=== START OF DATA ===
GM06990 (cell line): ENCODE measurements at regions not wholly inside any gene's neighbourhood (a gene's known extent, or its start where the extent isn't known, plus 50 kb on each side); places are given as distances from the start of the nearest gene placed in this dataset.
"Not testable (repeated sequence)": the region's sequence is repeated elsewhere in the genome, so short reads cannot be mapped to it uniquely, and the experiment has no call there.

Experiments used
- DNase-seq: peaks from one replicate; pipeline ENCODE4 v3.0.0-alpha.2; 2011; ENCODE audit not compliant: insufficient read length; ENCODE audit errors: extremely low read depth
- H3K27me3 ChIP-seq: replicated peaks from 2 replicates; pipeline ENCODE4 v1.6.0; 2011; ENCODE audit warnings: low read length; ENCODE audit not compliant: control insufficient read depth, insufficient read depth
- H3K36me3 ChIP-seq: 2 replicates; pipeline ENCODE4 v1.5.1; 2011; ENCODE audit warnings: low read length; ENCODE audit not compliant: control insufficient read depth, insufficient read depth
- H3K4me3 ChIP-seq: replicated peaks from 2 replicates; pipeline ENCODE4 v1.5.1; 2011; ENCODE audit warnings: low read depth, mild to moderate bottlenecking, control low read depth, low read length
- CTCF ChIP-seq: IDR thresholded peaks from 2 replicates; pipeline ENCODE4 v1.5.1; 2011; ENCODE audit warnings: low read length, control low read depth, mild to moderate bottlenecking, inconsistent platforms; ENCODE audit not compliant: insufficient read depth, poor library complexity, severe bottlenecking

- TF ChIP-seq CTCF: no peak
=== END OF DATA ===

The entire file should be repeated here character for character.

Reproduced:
GM06990 (cell line): ENCODE measurements at regions not wholly inside any gene's neighbourhood (a gene's known extent, or its start where the extent isn't known, plus 50 kb on each side); places are given as distances from the start of the nearest gene placed in this dataset.
"Not testable (repeated sequence)": the region's sequence is repeated elsewhere in the genome, so short reads cannot be mapped to it uniquely, and the experiment has no call there.

Experiments used
- DNase-seq: peaks from one replicate; pipeline ENCODE4 v3.0.0-alpha.2; 2011; ENCODE audit not compliant: insufficient read length; ENCODE audit errors: extremely low read depth
- H3K27me3 ChIP-seq: replicated peaks from 2 replicates; pipeline ENCODE4 v1.6.0; 2011; ENCODE audit warnings: low read length; ENCODE audit not compliant: control insufficient read depth, insufficient read depth
- H3K36me3 ChIP-seq: 2 replicates; pipeline ENCODE4 v1.5.1; 2011; ENCODE audit warnings: low read length; ENCODE audit not compliant: control insufficient read depth, insufficient read depth
- H3K4me3 ChIP-seq: replicated peaks from 2 replicates; pipeline ENCODE4 v1.5.1; 2011; ENCODE audit warnings: low read depth, mild to moderate bottlenecking, control low read depth, low read length
- CTCF ChIP-seq: IDR thresholded peaks from 2 replicates; pipeline ENCODE4 v1.5.1; 2011; ENCODE audit warnings: low read length, control low read depth, mild to moderate bottlenecking, inconsistent platforms; ENCODE audit not compliant: insufficient read depth, poor library complexity, severe bottlenecking

- TF ChIP-seq CTCF: no peak